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Students entering first year university mathematics courses in Australia often show gaps in their mathematical understanding and may not have the cognitive and metacognitive skills to cope with abstract thinking. Screencasts produced as learning support for these students have definite benefits as learners have flexibility in accessing the resources at their convenience, and they can watch step by step model explanations of concepts and operations. Nevertheless, the instructional format of most mathematical screencasts focuses on expert performance of, and commentary on a particular skill, and often neglects to consider the active engagement and participation of the learner.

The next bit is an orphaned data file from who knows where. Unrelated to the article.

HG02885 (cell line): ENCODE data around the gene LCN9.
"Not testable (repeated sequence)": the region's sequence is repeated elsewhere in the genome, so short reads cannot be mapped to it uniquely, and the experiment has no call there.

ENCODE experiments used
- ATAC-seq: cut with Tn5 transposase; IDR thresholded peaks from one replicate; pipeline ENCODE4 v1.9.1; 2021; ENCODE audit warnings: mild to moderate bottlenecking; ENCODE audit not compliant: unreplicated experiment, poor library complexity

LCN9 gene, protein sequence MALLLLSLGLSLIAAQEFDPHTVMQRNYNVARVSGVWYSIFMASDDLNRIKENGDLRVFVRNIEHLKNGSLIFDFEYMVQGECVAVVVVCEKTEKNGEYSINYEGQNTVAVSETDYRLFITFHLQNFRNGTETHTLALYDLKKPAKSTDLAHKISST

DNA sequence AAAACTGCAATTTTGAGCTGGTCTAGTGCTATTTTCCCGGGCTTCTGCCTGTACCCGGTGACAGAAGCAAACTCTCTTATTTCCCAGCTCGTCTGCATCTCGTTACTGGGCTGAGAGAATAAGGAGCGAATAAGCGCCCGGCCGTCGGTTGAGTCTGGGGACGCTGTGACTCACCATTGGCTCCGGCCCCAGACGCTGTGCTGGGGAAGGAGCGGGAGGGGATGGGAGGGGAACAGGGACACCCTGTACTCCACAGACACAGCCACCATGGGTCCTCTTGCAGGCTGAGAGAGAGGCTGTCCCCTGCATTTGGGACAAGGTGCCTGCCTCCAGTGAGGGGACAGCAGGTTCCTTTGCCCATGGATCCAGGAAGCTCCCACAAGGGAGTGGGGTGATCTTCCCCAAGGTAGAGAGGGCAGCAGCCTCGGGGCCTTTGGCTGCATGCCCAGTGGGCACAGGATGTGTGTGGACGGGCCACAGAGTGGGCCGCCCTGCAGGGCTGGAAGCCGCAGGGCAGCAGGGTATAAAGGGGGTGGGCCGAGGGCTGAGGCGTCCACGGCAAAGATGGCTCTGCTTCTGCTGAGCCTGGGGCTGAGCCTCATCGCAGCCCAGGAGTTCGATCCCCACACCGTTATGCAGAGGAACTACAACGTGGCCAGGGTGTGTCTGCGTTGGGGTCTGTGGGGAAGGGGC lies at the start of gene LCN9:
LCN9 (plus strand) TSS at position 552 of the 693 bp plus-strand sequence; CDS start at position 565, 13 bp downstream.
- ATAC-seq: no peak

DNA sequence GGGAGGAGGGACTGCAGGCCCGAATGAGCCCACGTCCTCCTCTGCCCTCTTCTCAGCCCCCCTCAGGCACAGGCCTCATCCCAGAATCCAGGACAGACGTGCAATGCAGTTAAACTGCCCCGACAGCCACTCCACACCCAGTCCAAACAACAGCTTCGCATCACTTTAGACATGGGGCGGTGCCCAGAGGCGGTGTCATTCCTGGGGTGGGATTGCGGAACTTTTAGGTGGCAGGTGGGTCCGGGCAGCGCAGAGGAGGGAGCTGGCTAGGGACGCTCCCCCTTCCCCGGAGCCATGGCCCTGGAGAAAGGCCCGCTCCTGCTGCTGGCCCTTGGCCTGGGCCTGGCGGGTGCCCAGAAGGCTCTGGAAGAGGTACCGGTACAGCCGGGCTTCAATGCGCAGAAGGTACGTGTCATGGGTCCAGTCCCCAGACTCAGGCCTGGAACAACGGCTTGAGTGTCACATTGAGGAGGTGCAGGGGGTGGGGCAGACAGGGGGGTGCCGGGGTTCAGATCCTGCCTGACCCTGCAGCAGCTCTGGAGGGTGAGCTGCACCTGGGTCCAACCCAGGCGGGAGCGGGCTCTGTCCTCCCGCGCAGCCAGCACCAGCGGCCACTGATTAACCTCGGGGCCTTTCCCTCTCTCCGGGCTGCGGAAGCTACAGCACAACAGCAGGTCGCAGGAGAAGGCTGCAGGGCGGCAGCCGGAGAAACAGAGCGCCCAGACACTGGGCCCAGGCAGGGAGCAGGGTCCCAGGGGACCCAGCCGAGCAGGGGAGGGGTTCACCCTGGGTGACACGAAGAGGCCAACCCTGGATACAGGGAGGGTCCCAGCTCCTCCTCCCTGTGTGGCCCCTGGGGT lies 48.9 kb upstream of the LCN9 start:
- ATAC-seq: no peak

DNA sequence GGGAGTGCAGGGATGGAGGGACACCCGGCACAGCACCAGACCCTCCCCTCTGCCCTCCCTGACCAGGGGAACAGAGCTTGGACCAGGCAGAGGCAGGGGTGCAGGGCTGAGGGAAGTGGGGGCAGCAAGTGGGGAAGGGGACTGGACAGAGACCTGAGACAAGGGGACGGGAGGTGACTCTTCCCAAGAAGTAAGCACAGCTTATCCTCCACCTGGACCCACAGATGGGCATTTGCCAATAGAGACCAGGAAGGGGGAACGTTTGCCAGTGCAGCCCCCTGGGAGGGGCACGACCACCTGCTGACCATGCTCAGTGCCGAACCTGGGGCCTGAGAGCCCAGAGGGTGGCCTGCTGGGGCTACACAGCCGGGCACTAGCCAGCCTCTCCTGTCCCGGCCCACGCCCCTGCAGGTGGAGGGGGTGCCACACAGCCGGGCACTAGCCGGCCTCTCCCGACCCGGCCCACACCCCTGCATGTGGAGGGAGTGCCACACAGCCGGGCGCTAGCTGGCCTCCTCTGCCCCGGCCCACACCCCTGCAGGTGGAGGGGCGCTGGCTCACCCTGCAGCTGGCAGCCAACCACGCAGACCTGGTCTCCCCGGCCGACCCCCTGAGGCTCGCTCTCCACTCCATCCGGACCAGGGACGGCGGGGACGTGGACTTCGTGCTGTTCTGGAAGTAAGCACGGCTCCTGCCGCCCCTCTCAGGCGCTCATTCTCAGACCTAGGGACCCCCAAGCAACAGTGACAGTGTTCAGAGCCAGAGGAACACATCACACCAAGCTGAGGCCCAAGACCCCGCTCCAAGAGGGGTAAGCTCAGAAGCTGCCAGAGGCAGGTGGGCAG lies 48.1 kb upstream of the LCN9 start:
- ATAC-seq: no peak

This article provides an overview of instructional design approaches to screencasts, and of self- regulated learning models. It then introduces a preliminary instructional design model building on self-regulated learning theory for the creation of screencasts, in order to foster and enhance students’ cognitive and metacognitive skills in understanding complex mathematical concepts.

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Open Access Conference Paper

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Open Access

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